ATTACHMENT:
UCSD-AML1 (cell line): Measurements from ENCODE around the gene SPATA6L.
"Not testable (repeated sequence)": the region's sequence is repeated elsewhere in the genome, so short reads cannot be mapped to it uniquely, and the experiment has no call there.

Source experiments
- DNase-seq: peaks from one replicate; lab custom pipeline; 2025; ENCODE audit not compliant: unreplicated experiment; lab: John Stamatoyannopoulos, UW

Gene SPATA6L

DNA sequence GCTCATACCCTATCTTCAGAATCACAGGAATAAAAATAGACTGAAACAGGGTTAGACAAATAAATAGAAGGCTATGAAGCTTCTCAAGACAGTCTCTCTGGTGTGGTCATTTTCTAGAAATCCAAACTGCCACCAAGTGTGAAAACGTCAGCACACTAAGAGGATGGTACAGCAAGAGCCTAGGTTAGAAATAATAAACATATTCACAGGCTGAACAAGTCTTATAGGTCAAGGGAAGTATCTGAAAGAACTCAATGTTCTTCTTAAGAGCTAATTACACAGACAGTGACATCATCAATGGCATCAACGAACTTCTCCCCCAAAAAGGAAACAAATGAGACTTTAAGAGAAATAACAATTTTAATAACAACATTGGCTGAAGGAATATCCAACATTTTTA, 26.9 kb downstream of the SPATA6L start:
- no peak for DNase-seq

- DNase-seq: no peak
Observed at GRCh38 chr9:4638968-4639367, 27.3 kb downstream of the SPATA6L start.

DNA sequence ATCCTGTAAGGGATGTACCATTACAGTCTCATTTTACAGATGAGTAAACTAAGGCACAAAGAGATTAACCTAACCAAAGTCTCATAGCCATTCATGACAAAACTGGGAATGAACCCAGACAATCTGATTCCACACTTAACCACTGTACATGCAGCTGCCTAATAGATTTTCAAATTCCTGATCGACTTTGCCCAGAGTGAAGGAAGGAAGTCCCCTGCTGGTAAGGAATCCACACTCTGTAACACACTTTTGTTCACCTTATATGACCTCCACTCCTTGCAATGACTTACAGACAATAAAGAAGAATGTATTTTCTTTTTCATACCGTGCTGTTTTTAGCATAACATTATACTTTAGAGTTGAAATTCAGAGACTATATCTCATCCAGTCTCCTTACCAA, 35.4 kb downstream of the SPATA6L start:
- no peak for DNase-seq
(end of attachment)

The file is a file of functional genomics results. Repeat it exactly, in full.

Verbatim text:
UCSD-AML1 (cell line): Measurements from ENCODE around the gene SPATA6L.
"Not testable (repeated sequence)": the region's sequence is repeated elsewhere in the genome, so short reads cannot be mapped to it uniquely, and the experiment has no call there.

Source experiments
- DNase-seq: peaks from one replicate; lab custom pipeline; 2025; ENCODE audit not compliant: unreplicated experiment; lab: John Stamatoyannopoulos, UW

Gene SPATA6L

DNA sequence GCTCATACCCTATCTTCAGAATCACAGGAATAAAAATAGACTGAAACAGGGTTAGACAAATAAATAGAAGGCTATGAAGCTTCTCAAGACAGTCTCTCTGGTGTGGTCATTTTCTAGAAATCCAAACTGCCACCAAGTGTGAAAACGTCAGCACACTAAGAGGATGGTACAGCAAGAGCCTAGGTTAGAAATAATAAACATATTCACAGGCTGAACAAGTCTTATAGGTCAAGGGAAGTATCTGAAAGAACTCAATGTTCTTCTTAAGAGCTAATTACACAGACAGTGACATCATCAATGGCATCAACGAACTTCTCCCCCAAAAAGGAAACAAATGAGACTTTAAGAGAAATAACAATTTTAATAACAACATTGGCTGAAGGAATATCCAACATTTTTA, 26.9 kb downstream of the SPATA6L start:
- no peak for DNase-seq

- DNase-seq: no peak
Observed at GRCh38 chr9:4638968-4639367, 27.3 kb downstream of the SPATA6L start.

DNA sequence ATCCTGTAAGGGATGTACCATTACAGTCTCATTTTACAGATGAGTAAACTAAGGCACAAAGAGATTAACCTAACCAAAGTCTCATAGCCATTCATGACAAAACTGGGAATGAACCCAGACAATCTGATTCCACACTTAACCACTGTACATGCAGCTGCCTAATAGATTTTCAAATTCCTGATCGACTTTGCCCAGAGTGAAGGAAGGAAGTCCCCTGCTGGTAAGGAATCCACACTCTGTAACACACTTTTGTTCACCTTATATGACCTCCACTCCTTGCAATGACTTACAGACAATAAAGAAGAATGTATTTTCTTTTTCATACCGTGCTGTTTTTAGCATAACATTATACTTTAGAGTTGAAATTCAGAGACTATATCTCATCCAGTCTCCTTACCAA, 35.4 kb downstream of the SPATA6L start:
- no peak for DNase-seq